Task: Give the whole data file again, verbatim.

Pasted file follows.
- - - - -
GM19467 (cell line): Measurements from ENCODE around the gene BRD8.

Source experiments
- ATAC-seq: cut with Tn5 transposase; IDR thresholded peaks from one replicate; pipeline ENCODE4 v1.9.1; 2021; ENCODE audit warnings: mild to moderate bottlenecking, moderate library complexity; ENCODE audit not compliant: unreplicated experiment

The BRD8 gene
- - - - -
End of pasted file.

GM19467 (cell line): Measurements from ENCODE around the gene BRD8.

Source experiments
- ATAC-seq: cut with Tn5 transposase; IDR thresholded peaks from one replicate; pipeline ENCODE4 v1.9.1; 2021; ENCODE audit warnings: mild to moderate bottlenecking, moderate library complexity; ENCODE audit not compliant: unreplicated experiment

The BRD8 gene